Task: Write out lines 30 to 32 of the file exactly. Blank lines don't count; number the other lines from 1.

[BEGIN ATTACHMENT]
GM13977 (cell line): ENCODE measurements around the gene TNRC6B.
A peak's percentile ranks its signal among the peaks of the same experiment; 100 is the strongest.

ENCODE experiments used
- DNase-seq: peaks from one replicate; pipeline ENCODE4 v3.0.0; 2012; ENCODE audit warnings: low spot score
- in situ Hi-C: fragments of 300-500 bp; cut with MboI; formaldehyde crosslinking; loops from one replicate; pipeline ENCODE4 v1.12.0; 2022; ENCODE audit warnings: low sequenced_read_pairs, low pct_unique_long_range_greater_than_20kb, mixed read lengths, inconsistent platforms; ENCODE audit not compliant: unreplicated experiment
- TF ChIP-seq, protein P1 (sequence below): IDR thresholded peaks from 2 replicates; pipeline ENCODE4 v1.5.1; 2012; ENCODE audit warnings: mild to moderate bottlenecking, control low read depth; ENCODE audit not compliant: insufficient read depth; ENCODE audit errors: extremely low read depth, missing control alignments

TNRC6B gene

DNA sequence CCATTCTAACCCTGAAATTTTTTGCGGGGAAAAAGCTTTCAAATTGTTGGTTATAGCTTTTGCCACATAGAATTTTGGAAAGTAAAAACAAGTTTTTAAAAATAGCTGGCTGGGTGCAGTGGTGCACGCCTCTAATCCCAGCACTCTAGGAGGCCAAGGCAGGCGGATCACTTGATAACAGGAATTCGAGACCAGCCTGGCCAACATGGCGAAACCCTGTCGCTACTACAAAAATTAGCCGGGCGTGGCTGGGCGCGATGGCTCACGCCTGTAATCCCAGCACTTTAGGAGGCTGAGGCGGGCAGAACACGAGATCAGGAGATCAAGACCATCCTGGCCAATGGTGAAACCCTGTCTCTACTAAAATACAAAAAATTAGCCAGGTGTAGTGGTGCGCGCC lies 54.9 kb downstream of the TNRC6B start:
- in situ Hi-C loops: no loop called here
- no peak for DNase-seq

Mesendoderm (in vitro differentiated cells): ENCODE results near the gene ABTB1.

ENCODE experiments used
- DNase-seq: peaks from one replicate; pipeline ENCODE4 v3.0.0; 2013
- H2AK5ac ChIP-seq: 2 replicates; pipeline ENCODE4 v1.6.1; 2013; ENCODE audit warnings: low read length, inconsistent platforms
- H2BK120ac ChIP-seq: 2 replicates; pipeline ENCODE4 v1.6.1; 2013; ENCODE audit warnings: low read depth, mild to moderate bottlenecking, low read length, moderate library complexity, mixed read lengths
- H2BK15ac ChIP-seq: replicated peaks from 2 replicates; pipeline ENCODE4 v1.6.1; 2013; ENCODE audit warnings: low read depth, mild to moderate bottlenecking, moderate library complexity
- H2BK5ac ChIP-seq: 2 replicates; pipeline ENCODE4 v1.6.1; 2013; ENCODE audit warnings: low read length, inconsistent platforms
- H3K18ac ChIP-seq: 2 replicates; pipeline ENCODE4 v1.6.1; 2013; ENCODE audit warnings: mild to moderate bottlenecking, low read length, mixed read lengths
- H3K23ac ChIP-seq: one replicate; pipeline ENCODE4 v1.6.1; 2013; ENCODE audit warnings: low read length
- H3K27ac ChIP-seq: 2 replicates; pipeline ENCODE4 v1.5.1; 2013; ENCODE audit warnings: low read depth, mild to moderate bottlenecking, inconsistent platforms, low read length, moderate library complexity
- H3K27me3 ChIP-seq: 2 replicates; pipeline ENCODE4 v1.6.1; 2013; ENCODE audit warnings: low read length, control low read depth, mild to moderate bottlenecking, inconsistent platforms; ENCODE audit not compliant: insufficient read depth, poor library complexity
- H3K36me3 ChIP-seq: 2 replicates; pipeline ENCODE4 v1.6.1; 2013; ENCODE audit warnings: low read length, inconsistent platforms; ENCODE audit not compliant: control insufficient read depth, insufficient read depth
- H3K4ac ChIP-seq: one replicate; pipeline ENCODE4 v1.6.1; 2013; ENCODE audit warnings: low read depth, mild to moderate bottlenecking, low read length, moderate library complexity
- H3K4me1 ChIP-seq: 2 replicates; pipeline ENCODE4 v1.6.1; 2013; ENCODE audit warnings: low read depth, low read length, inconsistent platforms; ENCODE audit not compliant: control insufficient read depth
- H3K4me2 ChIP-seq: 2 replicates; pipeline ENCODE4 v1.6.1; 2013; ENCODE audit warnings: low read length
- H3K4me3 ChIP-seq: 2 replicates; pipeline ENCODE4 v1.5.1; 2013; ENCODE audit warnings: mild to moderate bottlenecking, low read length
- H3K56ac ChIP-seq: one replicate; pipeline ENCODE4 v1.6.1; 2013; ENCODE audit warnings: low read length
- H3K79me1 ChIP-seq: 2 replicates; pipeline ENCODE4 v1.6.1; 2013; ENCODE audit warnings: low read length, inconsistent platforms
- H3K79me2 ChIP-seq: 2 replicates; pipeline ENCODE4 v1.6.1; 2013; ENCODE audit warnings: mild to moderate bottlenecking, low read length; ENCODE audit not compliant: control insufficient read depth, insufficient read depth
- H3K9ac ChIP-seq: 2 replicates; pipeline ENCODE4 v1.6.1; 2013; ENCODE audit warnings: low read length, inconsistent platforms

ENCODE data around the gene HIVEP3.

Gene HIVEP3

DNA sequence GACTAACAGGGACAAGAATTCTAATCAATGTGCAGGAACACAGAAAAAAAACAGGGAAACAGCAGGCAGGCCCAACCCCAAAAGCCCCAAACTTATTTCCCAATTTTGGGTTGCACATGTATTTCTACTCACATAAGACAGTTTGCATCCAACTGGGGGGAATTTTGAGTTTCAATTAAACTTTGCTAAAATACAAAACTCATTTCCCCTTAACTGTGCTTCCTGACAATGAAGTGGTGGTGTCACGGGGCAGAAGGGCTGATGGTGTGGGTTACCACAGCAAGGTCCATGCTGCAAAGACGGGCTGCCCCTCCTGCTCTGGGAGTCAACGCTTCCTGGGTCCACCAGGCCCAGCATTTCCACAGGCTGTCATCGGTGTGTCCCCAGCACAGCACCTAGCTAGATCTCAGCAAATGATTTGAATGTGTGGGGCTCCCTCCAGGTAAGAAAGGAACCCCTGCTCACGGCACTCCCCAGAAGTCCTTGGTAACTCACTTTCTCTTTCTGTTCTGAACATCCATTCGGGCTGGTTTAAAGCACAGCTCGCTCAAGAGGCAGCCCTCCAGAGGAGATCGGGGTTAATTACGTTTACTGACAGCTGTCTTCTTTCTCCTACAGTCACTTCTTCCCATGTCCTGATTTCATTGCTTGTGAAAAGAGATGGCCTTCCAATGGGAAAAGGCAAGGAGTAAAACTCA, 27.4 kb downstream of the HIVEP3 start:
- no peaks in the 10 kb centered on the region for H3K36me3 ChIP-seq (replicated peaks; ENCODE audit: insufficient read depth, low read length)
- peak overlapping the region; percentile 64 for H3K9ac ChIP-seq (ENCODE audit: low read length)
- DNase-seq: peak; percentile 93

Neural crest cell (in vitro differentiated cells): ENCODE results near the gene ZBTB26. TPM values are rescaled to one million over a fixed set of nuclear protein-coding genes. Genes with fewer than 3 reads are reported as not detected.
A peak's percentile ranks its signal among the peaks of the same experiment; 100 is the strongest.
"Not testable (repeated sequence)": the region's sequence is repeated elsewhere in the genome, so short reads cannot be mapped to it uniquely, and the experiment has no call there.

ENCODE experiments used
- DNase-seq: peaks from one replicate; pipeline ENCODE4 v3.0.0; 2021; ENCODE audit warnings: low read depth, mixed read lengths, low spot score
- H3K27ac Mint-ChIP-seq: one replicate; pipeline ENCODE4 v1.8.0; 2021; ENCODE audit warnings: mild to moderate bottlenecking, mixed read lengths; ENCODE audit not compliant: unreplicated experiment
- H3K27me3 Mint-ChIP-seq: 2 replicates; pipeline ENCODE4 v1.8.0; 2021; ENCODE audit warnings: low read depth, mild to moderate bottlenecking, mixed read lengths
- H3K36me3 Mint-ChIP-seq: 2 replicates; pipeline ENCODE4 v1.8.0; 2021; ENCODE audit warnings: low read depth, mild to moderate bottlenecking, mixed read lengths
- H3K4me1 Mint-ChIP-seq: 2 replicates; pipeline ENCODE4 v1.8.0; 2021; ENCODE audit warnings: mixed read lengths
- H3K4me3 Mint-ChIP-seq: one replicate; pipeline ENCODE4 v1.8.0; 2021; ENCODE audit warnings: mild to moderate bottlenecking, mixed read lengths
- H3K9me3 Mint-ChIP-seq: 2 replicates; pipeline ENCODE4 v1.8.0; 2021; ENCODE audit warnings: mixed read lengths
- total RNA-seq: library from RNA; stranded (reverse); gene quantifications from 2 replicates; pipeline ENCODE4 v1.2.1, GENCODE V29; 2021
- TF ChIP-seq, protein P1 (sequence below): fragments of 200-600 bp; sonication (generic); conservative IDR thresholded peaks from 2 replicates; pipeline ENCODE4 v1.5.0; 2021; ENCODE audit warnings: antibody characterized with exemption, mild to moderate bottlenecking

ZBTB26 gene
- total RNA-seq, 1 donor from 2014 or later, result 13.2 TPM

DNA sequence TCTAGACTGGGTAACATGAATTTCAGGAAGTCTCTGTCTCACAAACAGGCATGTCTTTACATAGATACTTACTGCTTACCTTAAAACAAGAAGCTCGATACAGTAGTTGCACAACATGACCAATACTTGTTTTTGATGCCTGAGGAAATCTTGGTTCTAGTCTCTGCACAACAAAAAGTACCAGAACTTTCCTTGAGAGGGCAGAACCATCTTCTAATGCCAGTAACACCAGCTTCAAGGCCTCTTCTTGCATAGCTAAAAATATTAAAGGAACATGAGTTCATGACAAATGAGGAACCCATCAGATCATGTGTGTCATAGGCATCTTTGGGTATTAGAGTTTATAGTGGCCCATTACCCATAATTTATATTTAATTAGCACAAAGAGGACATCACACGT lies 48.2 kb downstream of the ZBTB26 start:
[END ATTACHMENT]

- H3K9ac ChIP-seq: 2 replicates; pipeline ENCODE4 v1.6.1; 2013; ENCODE audit warnings: low read length, inconsistent platforms

ENCODE data around the gene HIVEP3.

Gene HIVEP3